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4.0 out of 5 stars quiet, unassuming... candles and incense optional, July 20 2003
By 
Matthew Hill (Clive, IA, USA) - See all my reviews
This review is from: You Are Free (Audio CD)
I first encountered Cat Power in the form of a Rolling Stone interview showcasing Chan Marshall as the oft cliche'd "tortured artist at the of her form." Nearly a decade ago the number of "tortured artists" performing popular music had reached critical mass. Tastes changed and the demographics began to favor a younger music-buying contingent and their coveted disposable income. The major lables canceled the contracts of most of the "tortured artists", and what remains are the likes of Justin Timberlake, Pink, and Jennifer Lopez. Now that "tortured artists" have officially become a endangered species we must do whatever we can to support/encourage the development of those who choose carry the flame. However, there no need to take exceptional pity for Cat Power... the music is charming and elegiac, and can stand on it's own without the assistance of critical or popular appeal. Needless to say that it will not be aired by any conventional radio outlet (okay, NPR doesn't really count). You Are Free is best listened to alone, in a quiet space filled with diffused sunlight and mid-afternoon shadows. The album demands alot of patience from the listener and is not immediately satisfying, but after five or more rotations the songs eventually bear their fruit, resulting in a fine vintage.
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5.0 out of 5 stars Simply touches the soul..., June 6 2003
By 
"alimosavian" (Stockholm, Sweden) - See all my reviews
This review is from: You Are Free (Audio CD)
I had no idea who Cat Power were when i first heard the name. My first thought was that it was a really bad name, so they probably weren't any good either.
But i was wrong, i logged onto their mini site at matador and saw the video for cross bones style (which is from an older album). I was immideatly moved by that song. So i went off and got their latest album (You are Free) and once i started playing it i couldn't stop. Chan Marshalls voice in incredible. It's the kind of voice that goes through your whole body. The kind that i had never heard. Their songs are very simple, and the lyrics are very personal the Chan. Or so it seems, they don't say much. Yet they're deep. They have different meanings to different persons.
Some of the songs aren't that strong. But most will nearly bring tears to your eyes. It's a bit depressing album, however i have to say it's probably the best album i've ever heard.
If you're like me, who likes to listen to deep and a tad sad music every once in a while. This is defintly one of the best buys you'll ever do.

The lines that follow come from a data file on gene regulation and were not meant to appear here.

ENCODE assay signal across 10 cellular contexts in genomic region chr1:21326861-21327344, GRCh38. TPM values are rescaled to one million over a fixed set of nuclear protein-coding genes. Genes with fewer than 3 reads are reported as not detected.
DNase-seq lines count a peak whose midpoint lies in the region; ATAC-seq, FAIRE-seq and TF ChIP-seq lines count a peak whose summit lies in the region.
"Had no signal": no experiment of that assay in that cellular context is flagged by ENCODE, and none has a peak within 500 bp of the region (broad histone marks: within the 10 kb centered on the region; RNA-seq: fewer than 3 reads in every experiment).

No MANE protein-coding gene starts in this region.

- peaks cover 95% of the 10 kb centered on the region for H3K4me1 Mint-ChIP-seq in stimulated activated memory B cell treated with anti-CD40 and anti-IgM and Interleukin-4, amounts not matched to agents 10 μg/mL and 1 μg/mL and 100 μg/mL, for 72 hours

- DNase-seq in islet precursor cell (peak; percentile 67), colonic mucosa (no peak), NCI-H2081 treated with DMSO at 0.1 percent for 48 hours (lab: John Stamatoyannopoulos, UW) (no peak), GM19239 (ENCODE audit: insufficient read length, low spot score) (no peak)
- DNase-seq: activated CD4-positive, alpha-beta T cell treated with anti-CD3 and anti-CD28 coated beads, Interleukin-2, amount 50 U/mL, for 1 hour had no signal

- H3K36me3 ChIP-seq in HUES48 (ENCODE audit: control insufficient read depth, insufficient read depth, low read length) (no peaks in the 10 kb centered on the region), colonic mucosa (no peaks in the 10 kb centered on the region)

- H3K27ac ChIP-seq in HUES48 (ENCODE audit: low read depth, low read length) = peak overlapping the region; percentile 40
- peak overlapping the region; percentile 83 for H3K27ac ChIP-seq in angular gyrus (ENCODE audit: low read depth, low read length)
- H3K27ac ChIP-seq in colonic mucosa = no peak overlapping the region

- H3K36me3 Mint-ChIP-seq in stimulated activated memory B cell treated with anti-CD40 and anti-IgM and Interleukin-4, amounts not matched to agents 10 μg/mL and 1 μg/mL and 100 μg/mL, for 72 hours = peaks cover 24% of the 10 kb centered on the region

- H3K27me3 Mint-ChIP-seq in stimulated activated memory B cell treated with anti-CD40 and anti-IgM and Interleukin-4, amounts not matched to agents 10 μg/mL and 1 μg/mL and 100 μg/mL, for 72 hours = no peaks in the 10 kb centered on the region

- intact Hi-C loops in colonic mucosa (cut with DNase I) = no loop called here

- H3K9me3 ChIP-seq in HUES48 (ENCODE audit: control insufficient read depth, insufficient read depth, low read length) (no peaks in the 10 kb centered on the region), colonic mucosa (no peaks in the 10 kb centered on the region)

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3.0 out of 5 stars 2.5 stars for a good album, June 2 2003
This review is from: You Are Free (Audio CD)
OK, I'm not gonna pretend that I know anything about Cat Power beyond what you find in the reviews for this record. As nearly everyone has said, Chan Marshall provides subdued vocals to minimal accompaniment. Don't pay attention to the big names mentioned - it's so not a big deal. I understand that not all music is complex and that many people appreciate sparse arrangments; however, I think too much of this album is too musically repetitive for me to enjoy it often. You may say that is the allure of Cat Power, but I know people in my city who don't have a cult following that can create simple songs more compelling than these. That is why I am blown away at the amount of people who will readily give this album 5 stars. To me, that is just as uselessly fanatic as the gazillion people who rate Britney Spears' debut album as perfect at her respective page. Man, we need to be so much more critical of our music. I can say this is interesting music at times and the lyrics are definitely unconventional and thoughtful. The first track's words I find particularly intriguing and the overdubbed "I don't blame you's" are effective. BUT - I can't say this is a masterpiece or brilliant. I just don't feel that. I am tired of both mainstream *and* indie singers/songwriters/bands being shamelessly overhyped and overpraised when they make mediocre music. Sorry for the tangent, but sheesh! One thing, the recycled paper CD case is cool, but I feel that my disk will become scratched easily. I also have to turn the case inside-out to remove the CD, so it's not exactly simple, but that is minor. Anyway, if I got this CD free I would not have a thing to say in the least, but I listened to Courtney Hole...